retinitis pigmentosa

Reactivating cones possibility in addressing RPGlucose entrapment in the retinal pigment epithelium is responsible for central vision loss in retinitis pigmentosa. Injecting wild-type rods into the eye to restore glucose transportation or injecting glucose into the subretinal space can facilitate cone regeneration.
Neuroprotective strategy primed for progress
Neuroprotective strategy primed for progressAdvancing methods for evaluating therapeutic response have fostered a new era in glaucoma neuroprotection in which promising candidates are already being investigated in clinical trials and others are poised to begin phase I testing, said Jeffrey L. Goldberg, MD, PhD.
Gene therapy trial launched for X-linked retinitis pigmentosaResearchers have injected their first patient with a virus engineered to remodel the gene responsible for X-linked retinitis pigmentosa (XLRP).
Retinal prosthesis offers hope to blind patientsAn artificial retinal prosthesis allows patient with retinitis pigmentosa (RP) to locate objects, detect movement, and improve orientation and mobility skills.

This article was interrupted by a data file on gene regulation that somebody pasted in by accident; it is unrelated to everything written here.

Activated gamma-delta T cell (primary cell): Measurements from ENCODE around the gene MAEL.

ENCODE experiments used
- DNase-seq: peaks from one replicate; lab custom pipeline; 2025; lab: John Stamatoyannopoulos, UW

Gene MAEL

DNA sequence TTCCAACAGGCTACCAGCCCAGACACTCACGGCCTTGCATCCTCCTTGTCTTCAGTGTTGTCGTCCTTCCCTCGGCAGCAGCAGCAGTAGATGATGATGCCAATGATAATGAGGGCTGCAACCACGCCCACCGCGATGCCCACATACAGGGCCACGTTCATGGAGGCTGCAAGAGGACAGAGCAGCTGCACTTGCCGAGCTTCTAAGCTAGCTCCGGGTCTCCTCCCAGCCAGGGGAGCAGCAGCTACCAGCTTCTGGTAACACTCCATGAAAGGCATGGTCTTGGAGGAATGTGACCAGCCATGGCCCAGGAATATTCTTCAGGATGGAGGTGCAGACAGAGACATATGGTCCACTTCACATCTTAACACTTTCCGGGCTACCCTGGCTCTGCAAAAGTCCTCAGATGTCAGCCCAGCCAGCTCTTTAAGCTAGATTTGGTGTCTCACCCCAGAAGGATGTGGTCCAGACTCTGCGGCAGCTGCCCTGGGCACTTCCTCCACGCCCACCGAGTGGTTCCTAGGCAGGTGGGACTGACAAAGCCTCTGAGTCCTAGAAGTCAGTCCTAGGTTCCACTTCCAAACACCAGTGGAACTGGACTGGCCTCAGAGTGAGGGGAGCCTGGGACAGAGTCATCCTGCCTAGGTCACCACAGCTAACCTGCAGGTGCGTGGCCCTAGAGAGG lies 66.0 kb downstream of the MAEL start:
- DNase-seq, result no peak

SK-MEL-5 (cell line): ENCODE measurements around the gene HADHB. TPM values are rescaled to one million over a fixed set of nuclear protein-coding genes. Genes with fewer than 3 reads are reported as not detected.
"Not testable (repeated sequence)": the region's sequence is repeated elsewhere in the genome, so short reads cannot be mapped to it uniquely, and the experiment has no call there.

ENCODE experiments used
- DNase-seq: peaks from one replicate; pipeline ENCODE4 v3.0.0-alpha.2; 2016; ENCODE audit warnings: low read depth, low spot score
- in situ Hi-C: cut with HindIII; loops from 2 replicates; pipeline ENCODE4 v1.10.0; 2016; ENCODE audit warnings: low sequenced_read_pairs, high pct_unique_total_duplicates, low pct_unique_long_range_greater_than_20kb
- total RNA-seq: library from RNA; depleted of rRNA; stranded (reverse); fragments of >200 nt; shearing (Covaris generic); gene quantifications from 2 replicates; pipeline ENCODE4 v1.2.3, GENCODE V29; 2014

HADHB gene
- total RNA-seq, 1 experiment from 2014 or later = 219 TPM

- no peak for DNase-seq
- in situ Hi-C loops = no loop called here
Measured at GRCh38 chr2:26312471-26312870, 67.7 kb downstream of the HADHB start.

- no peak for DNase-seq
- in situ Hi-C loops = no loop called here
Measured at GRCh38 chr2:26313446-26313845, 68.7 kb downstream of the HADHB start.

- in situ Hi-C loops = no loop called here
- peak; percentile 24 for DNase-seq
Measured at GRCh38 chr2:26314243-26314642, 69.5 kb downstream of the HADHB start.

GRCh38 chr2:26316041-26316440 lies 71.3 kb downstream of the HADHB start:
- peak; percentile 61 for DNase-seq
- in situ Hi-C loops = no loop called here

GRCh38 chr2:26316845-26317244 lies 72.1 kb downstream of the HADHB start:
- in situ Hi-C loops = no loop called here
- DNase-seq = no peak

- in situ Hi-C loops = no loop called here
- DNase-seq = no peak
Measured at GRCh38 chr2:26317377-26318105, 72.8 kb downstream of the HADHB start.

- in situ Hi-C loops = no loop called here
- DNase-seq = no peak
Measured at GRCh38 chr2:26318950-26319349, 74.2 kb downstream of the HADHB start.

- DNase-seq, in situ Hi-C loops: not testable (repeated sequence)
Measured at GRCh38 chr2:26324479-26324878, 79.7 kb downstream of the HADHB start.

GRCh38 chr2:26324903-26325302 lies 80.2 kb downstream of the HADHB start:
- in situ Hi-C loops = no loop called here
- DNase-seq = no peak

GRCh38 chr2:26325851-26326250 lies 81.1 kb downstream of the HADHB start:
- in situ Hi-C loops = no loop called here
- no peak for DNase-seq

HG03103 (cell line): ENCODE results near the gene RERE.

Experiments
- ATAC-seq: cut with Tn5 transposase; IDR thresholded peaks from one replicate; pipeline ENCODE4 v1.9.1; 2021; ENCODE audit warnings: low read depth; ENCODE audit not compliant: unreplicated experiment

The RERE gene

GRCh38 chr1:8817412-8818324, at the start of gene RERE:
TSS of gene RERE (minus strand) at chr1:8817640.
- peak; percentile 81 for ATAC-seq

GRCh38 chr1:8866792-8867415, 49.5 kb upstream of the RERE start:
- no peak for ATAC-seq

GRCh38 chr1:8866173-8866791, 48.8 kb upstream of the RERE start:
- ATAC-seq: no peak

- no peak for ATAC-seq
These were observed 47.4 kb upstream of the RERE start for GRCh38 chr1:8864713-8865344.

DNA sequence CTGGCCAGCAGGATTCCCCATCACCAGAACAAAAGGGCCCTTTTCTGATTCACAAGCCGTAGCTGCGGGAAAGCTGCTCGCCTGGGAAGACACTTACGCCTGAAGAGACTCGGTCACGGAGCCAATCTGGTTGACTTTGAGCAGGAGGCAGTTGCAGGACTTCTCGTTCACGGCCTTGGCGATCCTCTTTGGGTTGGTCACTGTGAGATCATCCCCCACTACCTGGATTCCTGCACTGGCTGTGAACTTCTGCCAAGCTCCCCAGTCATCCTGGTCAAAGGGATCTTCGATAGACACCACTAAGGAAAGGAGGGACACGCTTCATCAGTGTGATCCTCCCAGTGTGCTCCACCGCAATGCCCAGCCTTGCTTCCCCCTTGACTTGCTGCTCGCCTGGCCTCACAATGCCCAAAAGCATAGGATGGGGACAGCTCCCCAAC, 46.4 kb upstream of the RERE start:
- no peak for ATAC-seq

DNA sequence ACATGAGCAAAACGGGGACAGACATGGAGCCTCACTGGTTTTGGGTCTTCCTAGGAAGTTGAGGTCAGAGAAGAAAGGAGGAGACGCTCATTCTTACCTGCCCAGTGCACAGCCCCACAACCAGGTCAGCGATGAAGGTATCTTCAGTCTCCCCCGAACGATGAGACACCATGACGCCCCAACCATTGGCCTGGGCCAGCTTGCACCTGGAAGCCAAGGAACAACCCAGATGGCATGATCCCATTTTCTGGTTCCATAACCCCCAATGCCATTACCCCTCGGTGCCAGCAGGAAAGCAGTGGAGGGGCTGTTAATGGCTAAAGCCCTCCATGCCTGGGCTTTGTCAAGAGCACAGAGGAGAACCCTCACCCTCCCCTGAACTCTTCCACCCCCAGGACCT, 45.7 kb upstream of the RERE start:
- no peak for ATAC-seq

New wide-field, dual-array, suprachoroidal-transretinal stimulation prosthesis demonstrates surgical feasibilityProf. Fujikado presents his research, which demonstrated the surgical feasibility and safety of a newly developed, dual-array, suprachoroidal-transretinal stimulation prosthesis in animals. The dual-array design was able to activate retinal neurons and optic nerve axons. Findings indicate the future possibility of activating of a larger visual field with the prosthesis.
Experimental gene therapy shows promise for RPA new gene therapy could preserve vision in people with retinitis pigmentosa and might effectively treat other degenerative nerve disorders.
Trophic factor replacement targets most debilitating effects of RPDegeneration of rods in eyes with RP leads to night vision problems and loss of rod-derived cone viability factor (RdCVF) that is necessary for cone survival. Replacing RdCVF may prevent cone degeneration and loss of central vision.
Subretinal implant yields meaningful benefits for retinitis pigmentosaOne-year outcomes with a subretinal implant for patients blinded by retinitis pigmentosa demonstrated a marked improvement in visual capabilities.
FDA drug approvals-May 2015FDA actions in brief, complete response, breakthrough therapy designation, fast-track designations, orphan drug designations
Retinal gene therapy advancing into clinical realityGene therapy can provide transformative disease-modifying effects, with potentially lifelong clinical benefits after a single therapeutic administration. The most advanced retinal gene therapy program in the United States is in phase III study.